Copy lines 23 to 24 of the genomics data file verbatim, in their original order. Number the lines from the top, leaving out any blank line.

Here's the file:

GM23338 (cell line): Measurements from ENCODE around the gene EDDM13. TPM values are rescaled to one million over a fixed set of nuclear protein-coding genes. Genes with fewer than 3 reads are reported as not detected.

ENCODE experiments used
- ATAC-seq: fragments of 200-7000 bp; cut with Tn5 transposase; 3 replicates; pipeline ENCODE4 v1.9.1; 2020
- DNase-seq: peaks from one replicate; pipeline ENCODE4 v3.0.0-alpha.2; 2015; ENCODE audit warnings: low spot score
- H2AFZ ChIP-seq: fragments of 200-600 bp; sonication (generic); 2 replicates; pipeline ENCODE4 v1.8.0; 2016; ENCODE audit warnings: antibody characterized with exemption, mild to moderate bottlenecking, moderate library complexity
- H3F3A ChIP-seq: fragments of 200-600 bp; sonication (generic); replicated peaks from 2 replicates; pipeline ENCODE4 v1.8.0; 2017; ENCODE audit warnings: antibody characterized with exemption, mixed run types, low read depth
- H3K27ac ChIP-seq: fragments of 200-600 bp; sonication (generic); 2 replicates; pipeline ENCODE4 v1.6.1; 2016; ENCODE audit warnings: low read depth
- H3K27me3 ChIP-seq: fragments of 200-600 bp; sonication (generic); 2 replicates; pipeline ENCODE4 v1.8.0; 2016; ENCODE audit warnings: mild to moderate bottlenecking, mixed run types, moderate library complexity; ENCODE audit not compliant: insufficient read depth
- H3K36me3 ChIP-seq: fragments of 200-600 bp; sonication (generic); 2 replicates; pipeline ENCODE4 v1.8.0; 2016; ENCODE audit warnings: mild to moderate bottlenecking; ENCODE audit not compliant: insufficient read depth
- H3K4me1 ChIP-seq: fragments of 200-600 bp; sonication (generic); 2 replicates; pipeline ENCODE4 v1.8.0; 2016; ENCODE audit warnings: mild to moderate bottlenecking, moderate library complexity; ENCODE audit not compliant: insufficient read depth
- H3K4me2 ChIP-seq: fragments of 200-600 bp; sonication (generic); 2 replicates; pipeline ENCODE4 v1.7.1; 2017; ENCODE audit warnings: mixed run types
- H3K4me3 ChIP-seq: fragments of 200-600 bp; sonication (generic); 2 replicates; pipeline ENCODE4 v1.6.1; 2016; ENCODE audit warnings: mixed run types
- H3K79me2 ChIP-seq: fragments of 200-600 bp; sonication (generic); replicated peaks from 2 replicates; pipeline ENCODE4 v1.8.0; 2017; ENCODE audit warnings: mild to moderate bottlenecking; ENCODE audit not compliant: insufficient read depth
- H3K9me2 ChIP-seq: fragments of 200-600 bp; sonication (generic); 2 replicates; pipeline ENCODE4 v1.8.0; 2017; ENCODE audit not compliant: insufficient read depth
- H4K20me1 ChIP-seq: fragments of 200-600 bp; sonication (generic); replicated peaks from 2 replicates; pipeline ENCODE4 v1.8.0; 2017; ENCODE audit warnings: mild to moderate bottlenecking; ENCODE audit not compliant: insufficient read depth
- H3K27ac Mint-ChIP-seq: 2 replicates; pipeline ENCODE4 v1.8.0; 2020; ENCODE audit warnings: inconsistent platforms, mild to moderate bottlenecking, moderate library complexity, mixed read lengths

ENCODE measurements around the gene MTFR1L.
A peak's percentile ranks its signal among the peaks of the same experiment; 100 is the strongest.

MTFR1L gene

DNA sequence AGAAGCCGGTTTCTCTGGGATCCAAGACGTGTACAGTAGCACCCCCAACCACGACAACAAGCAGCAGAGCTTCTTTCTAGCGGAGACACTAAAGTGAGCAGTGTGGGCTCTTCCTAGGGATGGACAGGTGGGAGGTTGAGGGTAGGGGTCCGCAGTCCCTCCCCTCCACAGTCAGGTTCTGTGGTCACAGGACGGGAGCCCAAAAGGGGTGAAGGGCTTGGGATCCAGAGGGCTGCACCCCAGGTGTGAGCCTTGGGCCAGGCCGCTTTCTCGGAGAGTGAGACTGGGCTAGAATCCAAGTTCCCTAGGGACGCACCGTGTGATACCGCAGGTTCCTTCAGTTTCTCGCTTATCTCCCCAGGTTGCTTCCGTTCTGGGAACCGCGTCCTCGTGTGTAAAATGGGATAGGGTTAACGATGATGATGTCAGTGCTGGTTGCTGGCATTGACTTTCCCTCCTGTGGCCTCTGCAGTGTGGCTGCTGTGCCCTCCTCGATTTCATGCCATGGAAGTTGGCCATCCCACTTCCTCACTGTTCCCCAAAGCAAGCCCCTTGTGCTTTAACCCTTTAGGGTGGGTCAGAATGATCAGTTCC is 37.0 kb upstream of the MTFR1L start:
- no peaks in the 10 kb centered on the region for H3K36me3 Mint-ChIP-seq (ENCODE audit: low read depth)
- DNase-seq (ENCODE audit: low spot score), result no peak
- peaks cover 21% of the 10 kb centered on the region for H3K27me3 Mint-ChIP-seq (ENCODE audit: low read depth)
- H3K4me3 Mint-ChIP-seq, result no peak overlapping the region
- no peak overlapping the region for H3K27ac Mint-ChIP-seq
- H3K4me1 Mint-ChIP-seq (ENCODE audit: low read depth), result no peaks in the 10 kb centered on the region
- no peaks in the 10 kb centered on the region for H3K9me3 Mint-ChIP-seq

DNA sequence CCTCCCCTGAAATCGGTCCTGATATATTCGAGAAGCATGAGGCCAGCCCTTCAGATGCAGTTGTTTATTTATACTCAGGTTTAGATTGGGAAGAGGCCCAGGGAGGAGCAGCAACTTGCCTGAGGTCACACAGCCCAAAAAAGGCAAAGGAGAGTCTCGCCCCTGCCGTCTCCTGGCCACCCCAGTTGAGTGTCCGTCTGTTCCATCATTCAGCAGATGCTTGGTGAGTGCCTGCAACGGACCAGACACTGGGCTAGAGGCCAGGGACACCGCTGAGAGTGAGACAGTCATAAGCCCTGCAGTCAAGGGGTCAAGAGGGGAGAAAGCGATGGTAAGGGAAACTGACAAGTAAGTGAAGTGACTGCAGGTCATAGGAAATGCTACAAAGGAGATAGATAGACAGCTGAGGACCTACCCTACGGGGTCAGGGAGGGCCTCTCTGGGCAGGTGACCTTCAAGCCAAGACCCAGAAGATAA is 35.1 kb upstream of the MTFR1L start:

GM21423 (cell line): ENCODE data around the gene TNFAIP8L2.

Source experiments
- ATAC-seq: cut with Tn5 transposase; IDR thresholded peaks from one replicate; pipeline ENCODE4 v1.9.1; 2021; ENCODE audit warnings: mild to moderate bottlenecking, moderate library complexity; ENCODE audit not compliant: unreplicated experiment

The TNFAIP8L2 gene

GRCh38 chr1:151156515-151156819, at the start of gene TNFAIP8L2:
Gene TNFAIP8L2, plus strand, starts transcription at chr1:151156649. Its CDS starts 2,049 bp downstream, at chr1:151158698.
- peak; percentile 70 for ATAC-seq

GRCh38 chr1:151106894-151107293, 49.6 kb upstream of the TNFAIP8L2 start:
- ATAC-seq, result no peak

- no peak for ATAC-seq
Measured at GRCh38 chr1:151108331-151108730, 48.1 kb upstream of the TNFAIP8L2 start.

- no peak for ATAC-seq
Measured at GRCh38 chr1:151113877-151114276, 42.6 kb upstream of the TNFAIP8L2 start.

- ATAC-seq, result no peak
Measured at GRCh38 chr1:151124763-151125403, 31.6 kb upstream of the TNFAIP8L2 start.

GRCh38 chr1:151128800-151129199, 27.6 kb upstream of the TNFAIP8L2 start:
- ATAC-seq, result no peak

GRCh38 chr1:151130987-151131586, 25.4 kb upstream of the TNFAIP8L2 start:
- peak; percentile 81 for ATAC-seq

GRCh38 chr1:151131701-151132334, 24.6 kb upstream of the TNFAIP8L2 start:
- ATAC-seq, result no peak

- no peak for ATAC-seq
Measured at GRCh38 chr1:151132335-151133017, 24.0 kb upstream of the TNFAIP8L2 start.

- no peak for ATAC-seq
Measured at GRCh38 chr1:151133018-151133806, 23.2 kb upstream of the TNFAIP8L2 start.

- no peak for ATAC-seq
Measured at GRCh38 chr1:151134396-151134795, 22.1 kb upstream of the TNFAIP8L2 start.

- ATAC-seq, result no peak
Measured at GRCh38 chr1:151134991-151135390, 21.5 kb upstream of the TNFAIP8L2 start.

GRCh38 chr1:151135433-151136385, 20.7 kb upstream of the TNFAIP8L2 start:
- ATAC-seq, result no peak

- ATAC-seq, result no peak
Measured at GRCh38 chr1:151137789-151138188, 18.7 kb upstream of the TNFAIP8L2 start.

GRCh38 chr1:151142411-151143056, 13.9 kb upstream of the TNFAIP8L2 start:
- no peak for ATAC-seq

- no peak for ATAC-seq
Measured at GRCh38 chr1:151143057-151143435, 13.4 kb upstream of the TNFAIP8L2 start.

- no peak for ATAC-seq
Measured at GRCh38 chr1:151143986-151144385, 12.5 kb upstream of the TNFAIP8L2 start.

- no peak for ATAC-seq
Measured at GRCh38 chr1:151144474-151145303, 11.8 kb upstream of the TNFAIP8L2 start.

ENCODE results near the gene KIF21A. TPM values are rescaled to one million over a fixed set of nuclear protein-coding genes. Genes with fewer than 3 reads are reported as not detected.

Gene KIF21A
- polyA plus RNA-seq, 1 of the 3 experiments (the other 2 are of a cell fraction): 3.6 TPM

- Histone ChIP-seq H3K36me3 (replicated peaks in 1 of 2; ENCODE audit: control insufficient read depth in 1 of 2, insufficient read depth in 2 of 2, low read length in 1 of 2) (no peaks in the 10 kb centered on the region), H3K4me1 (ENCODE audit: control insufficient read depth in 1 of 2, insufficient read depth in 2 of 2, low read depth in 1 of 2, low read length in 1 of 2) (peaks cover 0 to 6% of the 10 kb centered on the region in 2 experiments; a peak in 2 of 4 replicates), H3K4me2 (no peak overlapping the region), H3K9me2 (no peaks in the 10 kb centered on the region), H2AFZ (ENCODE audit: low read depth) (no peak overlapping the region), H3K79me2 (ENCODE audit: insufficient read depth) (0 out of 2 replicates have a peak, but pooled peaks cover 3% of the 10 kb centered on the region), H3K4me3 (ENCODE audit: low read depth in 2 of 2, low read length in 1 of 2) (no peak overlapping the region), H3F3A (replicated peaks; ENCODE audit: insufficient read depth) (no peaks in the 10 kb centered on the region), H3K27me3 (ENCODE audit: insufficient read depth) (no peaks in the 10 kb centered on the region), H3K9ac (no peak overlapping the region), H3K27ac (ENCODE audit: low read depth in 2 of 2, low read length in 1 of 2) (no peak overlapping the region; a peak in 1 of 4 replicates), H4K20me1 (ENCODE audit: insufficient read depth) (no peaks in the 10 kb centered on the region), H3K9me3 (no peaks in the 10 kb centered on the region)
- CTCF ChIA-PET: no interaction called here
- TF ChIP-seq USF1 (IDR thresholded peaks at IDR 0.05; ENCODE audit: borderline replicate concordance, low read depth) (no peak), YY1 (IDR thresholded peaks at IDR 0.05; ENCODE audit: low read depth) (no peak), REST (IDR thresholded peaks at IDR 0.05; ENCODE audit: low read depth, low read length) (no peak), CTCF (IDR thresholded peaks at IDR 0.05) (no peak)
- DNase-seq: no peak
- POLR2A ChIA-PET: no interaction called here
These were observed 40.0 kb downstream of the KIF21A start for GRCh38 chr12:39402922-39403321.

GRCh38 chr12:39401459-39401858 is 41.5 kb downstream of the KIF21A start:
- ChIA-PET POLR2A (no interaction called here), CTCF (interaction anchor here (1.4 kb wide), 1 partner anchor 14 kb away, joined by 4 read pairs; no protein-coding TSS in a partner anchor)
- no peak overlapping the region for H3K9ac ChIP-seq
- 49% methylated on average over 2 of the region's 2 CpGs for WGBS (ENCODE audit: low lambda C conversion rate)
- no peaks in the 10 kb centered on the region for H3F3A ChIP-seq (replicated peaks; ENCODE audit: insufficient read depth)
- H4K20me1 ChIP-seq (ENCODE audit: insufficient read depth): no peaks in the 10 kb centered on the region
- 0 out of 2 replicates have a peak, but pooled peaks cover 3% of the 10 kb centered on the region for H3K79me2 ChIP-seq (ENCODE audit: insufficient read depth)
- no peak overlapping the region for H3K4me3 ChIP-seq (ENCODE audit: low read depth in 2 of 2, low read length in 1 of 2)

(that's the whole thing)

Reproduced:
- peaks cover 21% of the 10 kb centered on the region for H3K27me3 Mint-ChIP-seq (ENCODE audit: low read depth)
- H3K4me3 Mint-ChIP-seq, result no peak overlapping the region